events
  • date: 2000-04-26T00:00:00 type: Legislative proposal published body: EC docs: url: https://eur-lex.europa.eu/smartapi/cgi/sga_doc?smartapi!celexplus!prod!DocNumber&lg=EN&type_doc=COMfinal&an_doc=2000&nu_doc=256 title: EUR-Lex title: COM(2000)0256 summary:
  • date: 2000-06-13T00:00:00 type: Committee referral announced in Parliament, 1st reading/single reading body: EP
  • date: 2000-10-03T00:00:00 type: Vote in committee, 1st reading/single reading body: EP summary:
  • date: 2000-10-03T00:00:00 type: Committee report tabled for plenary, 1st reading/single reading body: EP docs: url: http://www.europarl.europa.eu/sides/getDoc.do?type=REPORT&mode=XML&reference=A5-2000-267&language=EN title: A5-0267/2000
  • date: 2000-10-26T00:00:00 type: Debate in Parliament body: EP docs: url: http://www.europarl.europa.eu/sides/getDoc.do?secondRef=TOC&language=EN&reference=20001026&type=CRE title: Debate in Parliament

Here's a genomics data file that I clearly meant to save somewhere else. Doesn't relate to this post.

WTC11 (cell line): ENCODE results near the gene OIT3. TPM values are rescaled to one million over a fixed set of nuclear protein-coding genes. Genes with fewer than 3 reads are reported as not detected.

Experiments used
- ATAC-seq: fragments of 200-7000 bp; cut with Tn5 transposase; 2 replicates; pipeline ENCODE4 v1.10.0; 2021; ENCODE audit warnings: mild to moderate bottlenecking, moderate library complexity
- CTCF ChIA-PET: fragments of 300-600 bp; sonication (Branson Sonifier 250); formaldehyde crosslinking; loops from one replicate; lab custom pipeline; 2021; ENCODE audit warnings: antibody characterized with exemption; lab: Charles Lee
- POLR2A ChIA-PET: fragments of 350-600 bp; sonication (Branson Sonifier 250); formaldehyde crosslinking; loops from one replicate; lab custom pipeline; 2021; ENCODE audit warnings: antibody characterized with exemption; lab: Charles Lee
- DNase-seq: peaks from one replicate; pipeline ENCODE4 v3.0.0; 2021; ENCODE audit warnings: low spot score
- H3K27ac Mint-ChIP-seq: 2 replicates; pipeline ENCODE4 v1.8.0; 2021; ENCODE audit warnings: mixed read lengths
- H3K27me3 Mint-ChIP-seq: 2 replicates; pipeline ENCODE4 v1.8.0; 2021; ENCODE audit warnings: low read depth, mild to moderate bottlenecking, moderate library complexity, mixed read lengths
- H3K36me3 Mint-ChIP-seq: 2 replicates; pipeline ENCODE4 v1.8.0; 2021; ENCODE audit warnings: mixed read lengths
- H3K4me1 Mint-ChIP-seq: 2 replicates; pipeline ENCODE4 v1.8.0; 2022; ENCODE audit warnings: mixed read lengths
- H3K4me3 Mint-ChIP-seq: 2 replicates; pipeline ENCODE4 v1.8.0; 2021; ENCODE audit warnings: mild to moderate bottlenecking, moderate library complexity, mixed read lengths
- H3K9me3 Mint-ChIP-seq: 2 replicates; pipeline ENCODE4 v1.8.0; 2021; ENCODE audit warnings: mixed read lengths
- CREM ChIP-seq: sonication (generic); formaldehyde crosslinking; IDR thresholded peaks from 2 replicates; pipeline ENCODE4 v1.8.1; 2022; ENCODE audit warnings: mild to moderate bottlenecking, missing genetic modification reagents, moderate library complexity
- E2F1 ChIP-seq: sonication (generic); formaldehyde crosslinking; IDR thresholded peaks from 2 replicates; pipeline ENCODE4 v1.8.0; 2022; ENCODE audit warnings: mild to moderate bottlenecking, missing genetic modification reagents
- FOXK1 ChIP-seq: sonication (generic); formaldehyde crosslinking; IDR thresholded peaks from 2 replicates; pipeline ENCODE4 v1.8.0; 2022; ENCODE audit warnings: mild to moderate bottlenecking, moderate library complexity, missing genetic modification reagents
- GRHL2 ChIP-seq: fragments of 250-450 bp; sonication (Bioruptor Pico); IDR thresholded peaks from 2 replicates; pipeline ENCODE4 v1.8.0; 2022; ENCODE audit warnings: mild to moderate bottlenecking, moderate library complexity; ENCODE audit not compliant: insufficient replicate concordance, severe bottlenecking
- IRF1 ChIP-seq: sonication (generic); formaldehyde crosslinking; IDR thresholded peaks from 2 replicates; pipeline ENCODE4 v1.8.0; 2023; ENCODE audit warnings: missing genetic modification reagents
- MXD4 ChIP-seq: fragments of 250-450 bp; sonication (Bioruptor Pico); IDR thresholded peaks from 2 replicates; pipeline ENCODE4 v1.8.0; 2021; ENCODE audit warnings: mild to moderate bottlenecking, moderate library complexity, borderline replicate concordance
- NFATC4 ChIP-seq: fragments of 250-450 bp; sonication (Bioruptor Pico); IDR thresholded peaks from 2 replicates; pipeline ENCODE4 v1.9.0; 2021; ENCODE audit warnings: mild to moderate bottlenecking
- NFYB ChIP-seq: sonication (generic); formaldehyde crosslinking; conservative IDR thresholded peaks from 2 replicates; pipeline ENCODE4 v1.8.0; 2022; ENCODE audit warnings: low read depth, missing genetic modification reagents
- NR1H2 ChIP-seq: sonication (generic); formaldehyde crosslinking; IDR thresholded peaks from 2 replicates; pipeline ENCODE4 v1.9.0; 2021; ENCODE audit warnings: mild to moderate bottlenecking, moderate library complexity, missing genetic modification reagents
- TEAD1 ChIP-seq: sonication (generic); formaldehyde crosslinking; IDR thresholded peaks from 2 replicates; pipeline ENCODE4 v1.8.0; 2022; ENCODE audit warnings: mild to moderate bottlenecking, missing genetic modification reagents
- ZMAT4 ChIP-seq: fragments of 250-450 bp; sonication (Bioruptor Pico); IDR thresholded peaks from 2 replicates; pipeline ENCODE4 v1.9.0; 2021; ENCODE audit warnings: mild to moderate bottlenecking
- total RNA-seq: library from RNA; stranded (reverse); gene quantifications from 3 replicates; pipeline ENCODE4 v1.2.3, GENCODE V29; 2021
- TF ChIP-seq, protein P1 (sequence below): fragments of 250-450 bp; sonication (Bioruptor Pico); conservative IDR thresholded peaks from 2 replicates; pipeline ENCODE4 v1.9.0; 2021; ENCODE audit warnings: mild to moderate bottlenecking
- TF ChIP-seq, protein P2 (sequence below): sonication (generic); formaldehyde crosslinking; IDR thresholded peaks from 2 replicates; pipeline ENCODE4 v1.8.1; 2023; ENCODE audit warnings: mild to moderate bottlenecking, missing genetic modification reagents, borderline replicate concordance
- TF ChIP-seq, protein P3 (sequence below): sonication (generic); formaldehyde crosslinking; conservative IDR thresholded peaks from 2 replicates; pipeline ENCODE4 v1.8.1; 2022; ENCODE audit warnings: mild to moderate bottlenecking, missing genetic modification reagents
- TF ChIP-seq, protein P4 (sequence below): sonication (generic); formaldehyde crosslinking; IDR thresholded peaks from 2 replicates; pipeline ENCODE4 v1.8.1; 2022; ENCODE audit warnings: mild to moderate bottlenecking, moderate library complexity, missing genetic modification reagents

• date: 2000-10-26T00:00:00 type: Decision by Parliament, 1st reading/single reading body: EP docs: url: http://www.europarl.europa.eu/sides/getDoc.do?type=TA&language=EN&reference=P5-TA-2000-487 title: T5-0487/2000 summary:
  • date: 2000-12-20T00:00:00 type: Act adopted by Council after consultation of Parliament body: EP/CSL
  • date: 2000-12-20T00:00:00 type: End of procedure in Parliament body: EP
  • date: 2000-12-29T00:00:00 type: Final act published in Official Journal docs: title: Decision 2000/819 url: https://eur-lex.europa.eu/smartapi/cgi/sga_doc?smartapi!celexplus!prod!CELEXnumdoc&lg=EN&numdoc=32000D0819 title: OJ L 333 29.12.2000, p. 0084 url: https://eur-lex.europa.eu/legal-content/EN/TXT/?uri=OJ:L:2000:333:TOC
other
  • body: CSL type: Council Meeting council: Former Council configuration
  • body: EC dg: url: http://ec.europa.eu/enterprise/ title: Enterprise and Industry
procedure/dossier_of_the_committee
Old
ITRE/5/12814
New
  • ITRE/5/12814
procedure/final/url
Old
http://eur-lex.europa.eu/smartapi/cgi/sga_doc?smartapi!celexplus!prod!CELEXnumdoc&lg=EN&numdoc=32000D0819